Underneath is a riot of woodlanders, hellebores, Arum italicum subsp. italicum Marmoratum, Bergenia Eric Smith, Brunnera Jack Frost, Hosta Halycon and Sum and Substance, pulmonarias including Blue Ensign and Bowles Red, plus a burgeoning collection of ferns with which Mrs Alexander is besotted. Matteuccia struthiopteris weaves between Nectaroscordum siculum and Lilium martagon; Polystichum setiferum Pulcherrimum Bevis has primeval proportions.
It all has a fresh spontaneity that appears effortless – the stumpery is so natural that ‘no one notices it’– but is founded on careful underlying order. Every tree is placed in a strategic sightline, every path edged by Asarum europaeam, Saxifraga x urbium London Pride or Liriope muscari. A beautifully shaped Ilex aquifolium Hascombensis – moved from Stoneacre – gives balance to Rosa Paul’s Himalayan Musk, drifting over the stump of an old Prunus Kanzan.
Unusual plants are dotted throughout the borders, including snowdrops and gifts from Great Dixter in East Sussex, home of the late Christopher Lloyd, where Mrs Alexander is a trustee. The woodland glides into a large leaf border, a cluster of Ginkgo biloba, Rheum Red Herald and Magnolia grandiflora Goliath.
On the terrace, the atmosphere switches to Mediterranean. Sandhill sits in a sheltered lee and rarely gets very cold. Two gargantuan Euphorbia x pasteurii John Phillips flank Choisya ternata White Dazzler; around the front porch flow salvias, roses and Tulipa Merlot under a clipped square of Trachelo-spermum jasminoides. There is exquisite pruning, both on the box beside the steps – ‘poodle tails, Christo called them’– and on the Japanese wisteria. Shoots are trained to jut out horizontally from the wall.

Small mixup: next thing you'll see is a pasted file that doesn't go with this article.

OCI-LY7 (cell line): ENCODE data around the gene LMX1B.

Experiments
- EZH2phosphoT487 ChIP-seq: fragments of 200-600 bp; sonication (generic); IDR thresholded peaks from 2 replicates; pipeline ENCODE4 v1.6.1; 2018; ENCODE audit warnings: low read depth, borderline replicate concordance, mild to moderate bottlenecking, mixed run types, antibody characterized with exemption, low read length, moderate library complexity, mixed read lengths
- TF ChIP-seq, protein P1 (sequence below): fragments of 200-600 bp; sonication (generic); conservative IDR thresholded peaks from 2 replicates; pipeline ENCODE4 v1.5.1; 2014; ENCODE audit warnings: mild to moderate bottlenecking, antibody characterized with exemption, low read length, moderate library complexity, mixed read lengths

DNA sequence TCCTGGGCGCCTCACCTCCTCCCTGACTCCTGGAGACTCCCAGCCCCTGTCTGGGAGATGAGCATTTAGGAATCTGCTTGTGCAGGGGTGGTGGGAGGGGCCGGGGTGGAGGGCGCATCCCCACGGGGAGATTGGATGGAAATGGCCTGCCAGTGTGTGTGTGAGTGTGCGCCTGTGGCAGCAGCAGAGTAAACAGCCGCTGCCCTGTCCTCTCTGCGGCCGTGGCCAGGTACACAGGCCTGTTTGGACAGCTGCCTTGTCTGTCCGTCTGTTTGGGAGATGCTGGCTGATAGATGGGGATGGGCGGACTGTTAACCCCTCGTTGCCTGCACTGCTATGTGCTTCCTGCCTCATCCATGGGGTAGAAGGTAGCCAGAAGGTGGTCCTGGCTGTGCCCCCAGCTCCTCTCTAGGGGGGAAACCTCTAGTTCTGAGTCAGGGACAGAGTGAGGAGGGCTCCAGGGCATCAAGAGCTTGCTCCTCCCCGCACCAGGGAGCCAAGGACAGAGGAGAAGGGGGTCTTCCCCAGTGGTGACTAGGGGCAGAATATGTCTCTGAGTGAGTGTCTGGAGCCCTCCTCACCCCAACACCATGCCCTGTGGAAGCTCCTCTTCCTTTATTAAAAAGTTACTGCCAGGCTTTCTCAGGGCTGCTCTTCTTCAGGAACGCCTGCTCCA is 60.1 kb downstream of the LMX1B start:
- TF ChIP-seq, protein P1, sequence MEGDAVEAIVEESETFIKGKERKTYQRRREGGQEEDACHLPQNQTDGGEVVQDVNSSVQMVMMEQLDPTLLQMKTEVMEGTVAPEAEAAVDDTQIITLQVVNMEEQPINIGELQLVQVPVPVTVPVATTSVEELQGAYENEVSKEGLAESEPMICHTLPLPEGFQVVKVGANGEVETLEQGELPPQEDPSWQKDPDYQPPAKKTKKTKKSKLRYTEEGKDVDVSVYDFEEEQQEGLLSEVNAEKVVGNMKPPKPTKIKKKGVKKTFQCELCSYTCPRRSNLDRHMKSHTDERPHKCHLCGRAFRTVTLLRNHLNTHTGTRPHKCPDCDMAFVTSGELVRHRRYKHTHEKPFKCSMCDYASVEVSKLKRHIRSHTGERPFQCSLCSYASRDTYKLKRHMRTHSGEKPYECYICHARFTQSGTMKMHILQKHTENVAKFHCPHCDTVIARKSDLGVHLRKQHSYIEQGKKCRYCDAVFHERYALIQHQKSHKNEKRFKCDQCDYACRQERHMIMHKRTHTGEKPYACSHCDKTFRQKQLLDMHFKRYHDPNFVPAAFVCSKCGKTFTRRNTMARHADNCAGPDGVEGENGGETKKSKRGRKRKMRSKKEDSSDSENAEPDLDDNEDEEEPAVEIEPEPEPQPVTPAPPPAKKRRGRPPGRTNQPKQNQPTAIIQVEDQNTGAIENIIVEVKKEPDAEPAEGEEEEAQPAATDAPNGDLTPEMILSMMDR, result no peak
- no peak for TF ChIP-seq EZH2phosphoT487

The north-facing rear garden has a view of soft arable fields and the South Downs. It is a domestic space, housing an orderly kitchen garden, a dining terrace, a lawn and two distinct borders. One is almost entirely grasses, recommended by Dan Hinkley, with camassia in between; the other, a bold summer punch of fiery reds and dark foliage, such as Sambucus Black Beauty, Heuchera Plum Pudding, Physocarpus Diablo and the castor-oil plant Ricinus communis.
‘Lines go on paper, but planting plans are in my head’
Sandhill feels supremely well planned, with a defined home for each plant type. Mrs Alexander, however, does not rest: ‘I’ve been here 18 years; I want to continue to make it a different place.’ The beds against the house recently acquired two tons of fresh soil and roses chosen by Michael Marriott and the terrace borders are under development.
‘I experimented with a gravel garden,’ says Mrs Alexander, ‘but it didn’t work.’ Box blight is a perpetual presence and she trials alternatives: Pittosporum Golf Ball (‘fast growing, needs three cuts a year’) and Elaeagnus Green Hedger. Does she draw planting plans when she sets out? ‘Lines go on paper, but planting plans are in my head. I still clock a design first and then how well the planting sets off that design.’
This architectural vision combined with skilled plantsmanship has created a garden full of purpose. Everything its owner writes about – the importance of scale and intimacy, the rhythm and navigation through a space, the decorative structure of key plants – is accomplished at Sandhill. Students, past and present, descend on the garden for instruction on plant choice and design tricks. They learn vital techniques, but the chief lesson is Mrs Alexander’s unstoppable energy, generosity and never-ending desire for knowledge.
From the Country Life Archive: Lawrence Weaver reports on Great Dixter, Sussex. Originally published in Country Life, January 4, 1913.